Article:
The Northern Loggia at Cranborne Manor House
King James I of England had granted the manor of Cranborne to Robert Cecil in recognition of his role in bringing about the peaceful transition from the Tudor dynasty to the Stuart dynasty after James claimed the English throne in 1603.
The remodelling of the medieval lodge provided an opportunity to employ some architectural features to elevate a modest-sized manor into a unique and curious building.
Cecil hoped that James I might visit Cranborne as one of his passions was hunting. With Cranborne Chase on the doorstep, it was ideal hunting land. Another of James’s passions was masques. Cecil commissioned Ben Jonson to stage masques at his houses for the royal family. Cranborne with its courts, loggias and medieval ornamentation provided the perfect backdrop for a masque. James visited in 1607 and 1609 and after Cecil died in 1612, some five times between 1615 and 1623. His visits were always in the month of August.
There are two loggias at the manor. The southern one is approached through the gatehouse. According to maps the northern loggia would have been the main entrance to the manor back in the 17th C. Loggias were designed to standout as ornate, compact ‘rooms’, reminiscent of loggias in Italian Renaissance villas. They provided a transition point between the garden and the formality of the internal arrangement of the house.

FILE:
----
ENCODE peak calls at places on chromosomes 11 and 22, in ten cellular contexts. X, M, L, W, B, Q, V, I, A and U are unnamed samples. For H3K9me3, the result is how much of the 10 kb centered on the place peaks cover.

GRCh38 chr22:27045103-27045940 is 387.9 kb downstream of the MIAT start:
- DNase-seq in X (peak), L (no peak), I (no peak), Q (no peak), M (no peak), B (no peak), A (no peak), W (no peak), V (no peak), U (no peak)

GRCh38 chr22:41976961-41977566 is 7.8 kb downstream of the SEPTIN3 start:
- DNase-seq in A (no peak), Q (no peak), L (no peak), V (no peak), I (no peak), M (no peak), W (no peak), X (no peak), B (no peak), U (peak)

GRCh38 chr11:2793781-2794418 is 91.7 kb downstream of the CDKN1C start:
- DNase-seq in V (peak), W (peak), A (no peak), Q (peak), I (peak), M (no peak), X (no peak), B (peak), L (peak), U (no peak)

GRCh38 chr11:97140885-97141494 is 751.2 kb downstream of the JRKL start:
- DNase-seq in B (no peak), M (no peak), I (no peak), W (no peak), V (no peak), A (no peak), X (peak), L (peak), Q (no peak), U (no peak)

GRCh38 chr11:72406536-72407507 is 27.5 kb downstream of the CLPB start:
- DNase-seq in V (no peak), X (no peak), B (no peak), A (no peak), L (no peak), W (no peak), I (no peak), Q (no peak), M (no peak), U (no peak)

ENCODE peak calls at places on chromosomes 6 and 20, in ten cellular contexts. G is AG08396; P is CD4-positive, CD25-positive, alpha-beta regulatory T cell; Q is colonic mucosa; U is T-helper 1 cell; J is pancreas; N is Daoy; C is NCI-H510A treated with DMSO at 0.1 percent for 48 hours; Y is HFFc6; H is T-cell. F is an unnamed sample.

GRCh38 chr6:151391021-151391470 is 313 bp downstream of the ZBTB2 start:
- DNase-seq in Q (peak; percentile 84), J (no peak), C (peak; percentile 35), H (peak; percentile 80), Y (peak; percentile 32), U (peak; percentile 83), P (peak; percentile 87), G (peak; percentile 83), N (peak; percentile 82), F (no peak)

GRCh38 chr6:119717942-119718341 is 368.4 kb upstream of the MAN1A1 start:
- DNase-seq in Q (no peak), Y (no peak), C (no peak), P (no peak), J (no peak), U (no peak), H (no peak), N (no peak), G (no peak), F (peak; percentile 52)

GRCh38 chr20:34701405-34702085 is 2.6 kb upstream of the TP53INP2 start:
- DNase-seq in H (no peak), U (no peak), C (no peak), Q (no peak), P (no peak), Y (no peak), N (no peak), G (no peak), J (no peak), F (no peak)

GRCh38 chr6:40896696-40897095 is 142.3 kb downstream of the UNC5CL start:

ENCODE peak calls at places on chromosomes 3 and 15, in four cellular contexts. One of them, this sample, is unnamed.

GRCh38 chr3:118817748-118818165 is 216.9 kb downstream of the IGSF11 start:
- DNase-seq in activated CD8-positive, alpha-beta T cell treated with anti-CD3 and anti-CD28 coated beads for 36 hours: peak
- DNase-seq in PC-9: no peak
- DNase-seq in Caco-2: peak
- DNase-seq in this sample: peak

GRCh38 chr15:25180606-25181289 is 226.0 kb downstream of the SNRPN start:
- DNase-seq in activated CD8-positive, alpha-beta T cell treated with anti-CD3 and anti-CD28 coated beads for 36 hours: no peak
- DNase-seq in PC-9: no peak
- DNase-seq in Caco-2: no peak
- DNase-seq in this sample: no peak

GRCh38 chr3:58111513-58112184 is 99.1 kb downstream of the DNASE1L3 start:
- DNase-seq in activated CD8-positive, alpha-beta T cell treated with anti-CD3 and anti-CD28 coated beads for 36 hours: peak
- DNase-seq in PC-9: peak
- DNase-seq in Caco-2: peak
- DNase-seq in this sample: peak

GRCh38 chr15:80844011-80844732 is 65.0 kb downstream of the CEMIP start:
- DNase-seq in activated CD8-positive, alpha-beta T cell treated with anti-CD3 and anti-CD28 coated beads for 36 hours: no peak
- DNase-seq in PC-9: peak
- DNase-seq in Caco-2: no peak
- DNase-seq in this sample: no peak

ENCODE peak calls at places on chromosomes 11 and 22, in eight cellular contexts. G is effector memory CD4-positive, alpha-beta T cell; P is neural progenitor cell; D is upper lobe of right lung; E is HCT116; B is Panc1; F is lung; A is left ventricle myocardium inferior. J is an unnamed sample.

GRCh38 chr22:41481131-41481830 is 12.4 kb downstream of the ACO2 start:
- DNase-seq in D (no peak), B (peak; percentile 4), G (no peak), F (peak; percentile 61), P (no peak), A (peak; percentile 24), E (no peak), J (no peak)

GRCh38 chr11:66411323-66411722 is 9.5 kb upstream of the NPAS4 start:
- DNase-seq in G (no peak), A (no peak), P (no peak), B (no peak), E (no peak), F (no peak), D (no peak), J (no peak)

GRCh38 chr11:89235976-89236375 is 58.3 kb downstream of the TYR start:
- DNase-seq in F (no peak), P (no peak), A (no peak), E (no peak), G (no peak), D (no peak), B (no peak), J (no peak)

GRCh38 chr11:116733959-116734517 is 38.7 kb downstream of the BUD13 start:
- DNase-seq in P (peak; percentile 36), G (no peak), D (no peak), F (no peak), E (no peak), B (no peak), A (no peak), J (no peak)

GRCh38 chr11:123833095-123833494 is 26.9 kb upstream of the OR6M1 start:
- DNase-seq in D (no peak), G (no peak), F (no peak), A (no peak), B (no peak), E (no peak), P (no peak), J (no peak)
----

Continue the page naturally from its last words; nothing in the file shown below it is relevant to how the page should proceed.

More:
William Arnold was Cecil’s mason at Cranborne. He had designed and built Montacute House in Somerset for Sir Edward Phelips. An ornamental feature that is also found at Montacute is the shell-headed niche. As at Montacute they are the right height for sitting on. At Hext’s alms houses at Somerton in Somerset there are pairs of such niches (without the shell-head decoration), which would have been for the practical use of resting rather than decoration.
Cranborne must have been a welcome escape for Cecil and King James from the formality and purpose of the English Court. The north loggia offers welcome shade on a hot summer day. It would have provided an ideal stage set for a masque entertainment. With the elevated view over the north garden and countryside, it must have felt like Arcadia in Dorset.
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